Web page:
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FIRST-PERSON: The preaching privilege

O’FALLON, Ill. (BP) — The ringing of my phone jarred me awake at 2:55 on Sunday morning. 2:55! Vaguely conscious, I mumbled some sort of greeting.

Someone on the other line said something about being with a security company and that an alarm was going off at our church. Slowly, the fog in my brain began to lift and I asked a few questions.

Apparently, the wind had caused an unlocked door to set off an alarm. No motion detectors were activated so it seemed all was well. After some additional words the phone call ended.

It was nearly 3 a.m.

Since becoming a pastor years ago, Saturday night sleep has always been fitful. I toss and turn. I wonder if I have the right illustration and if I’m transitioning well to the second point and beyond.

Not 30 minutes later, the power went out at our house. Storms in the area had obviously damaged something. I lay in the sudden quiet of our bedroom, wondering about the weather and whether the power would come back on and if I was closing the upcoming sermon with the right oomph.

I decided sleep was just going to have to wait. At 3:30 on Sunday morning I stumbled around to find a candle. Careful not to awaken my sleeping wife, I showered and shaved by candlelight, dressed and thought about whether my sermon introduction was adequate.

Reaching the kitchen, I was chagrined to discover that the lack of power also meant there was no coffee.

I drove to the church in the darkness. How relieved I was to discover it had power. Apparently the outage was restricted to our small subdivision. I unlocked the building, turned off the security system and made my way to my office.

I thought to pray for those who would be coming to worship services. I envied them as they slumbered in sweet oblivion to my early morning struggles. But I prayed they would experience the presence of the Lord as they gathered for worship and small group Bible studies in just a few hours.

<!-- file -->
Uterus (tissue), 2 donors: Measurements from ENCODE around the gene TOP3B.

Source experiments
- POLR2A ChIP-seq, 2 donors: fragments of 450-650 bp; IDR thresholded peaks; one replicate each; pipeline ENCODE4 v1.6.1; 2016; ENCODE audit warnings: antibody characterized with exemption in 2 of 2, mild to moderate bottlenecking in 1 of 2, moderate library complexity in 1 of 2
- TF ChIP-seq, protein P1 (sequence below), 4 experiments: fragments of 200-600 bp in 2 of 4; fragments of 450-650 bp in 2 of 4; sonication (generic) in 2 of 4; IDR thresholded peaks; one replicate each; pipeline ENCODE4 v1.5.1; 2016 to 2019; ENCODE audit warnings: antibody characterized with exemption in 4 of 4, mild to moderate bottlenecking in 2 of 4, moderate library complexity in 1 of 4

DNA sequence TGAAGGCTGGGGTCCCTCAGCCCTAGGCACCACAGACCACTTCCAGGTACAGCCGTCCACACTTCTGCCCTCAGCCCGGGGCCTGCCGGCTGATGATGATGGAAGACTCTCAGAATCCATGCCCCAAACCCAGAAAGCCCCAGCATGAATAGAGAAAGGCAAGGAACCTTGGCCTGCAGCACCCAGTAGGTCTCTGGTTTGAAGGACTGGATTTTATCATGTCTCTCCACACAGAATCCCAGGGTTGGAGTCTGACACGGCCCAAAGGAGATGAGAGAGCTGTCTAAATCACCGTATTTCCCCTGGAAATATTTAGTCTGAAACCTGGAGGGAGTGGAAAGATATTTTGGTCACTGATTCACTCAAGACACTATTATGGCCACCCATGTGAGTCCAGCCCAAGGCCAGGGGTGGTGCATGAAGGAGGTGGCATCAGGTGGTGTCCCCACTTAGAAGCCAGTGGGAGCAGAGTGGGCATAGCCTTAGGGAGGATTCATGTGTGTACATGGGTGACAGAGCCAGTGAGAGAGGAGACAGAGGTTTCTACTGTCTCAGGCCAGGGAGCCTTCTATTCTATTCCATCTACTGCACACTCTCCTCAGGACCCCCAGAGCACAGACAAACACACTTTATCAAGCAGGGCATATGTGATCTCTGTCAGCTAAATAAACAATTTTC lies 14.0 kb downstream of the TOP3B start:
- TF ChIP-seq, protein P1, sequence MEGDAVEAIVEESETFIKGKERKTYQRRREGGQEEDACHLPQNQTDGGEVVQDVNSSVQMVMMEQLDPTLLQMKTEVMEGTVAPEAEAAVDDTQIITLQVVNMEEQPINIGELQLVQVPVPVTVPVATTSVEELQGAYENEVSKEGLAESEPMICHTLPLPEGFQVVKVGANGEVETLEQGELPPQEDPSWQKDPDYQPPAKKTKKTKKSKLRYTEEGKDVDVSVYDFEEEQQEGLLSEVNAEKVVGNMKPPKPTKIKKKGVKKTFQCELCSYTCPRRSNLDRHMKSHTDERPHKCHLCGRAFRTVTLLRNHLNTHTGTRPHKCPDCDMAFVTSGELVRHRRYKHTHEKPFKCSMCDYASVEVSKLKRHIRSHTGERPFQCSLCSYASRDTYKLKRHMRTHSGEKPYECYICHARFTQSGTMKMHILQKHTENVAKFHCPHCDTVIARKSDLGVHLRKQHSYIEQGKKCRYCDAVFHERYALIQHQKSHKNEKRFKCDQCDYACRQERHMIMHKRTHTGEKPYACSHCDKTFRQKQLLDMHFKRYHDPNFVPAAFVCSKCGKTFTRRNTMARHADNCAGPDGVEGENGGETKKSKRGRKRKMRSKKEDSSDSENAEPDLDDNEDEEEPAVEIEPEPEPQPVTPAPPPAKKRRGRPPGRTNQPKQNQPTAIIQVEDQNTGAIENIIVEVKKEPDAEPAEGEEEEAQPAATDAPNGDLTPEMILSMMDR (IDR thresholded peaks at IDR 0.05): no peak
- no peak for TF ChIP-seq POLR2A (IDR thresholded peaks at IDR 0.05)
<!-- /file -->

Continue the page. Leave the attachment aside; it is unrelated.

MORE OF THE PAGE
I preached God’s Word later that morning. God gave me His grace. I was tired, but energized by the opportunity to preach. I did say “Treasure earthly things” when I meant to say “Treasure eternal things” a couple of times in the first service. But the people were forgiving and understood what I meant to say — I think. Someone made coffee for the small groups and I got to drink enough to awaken a bit more.

What a privilege to preach the Bible, point people to Jesus and encourage others in faith. All the difficulties and challenges and obstacles are small when compared to that great calling. Being a pastor — or ministry leader or Sunday School teacher — is a blessing so much greater than any of our small issues. These problems are small and God’s message is so great.

This Sunday, as I do most Sundays, I will preach the timeless truths of God to people in need of that truth. I might be a bit tired. Maybe I won’t have slept as well as I could have wished.

But I will get to preach. And I don’t want to forget how much that matters.

    About the Author

  • Doug Munton